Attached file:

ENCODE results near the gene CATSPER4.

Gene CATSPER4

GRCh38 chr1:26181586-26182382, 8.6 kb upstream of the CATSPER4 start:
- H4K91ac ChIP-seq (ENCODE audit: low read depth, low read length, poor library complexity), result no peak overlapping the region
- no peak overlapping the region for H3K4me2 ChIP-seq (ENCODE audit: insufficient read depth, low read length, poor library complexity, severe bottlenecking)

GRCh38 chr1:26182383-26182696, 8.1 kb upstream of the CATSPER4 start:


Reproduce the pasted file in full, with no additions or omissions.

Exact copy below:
ENCODE results near the gene CATSPER4.

Gene CATSPER4

GRCh38 chr1:26181586-26182382, 8.6 kb upstream of the CATSPER4 start:
- H4K91ac ChIP-seq (ENCODE audit: low read depth, low read length, poor library complexity), result no peak overlapping the region
- no peak overlapping the region for H3K4me2 ChIP-seq (ENCODE audit: insufficient read depth, low read length, poor library complexity, severe bottlenecking)

GRCh38 chr1:26182383-26182696, 8.1 kb upstream of the CATSPER4 start: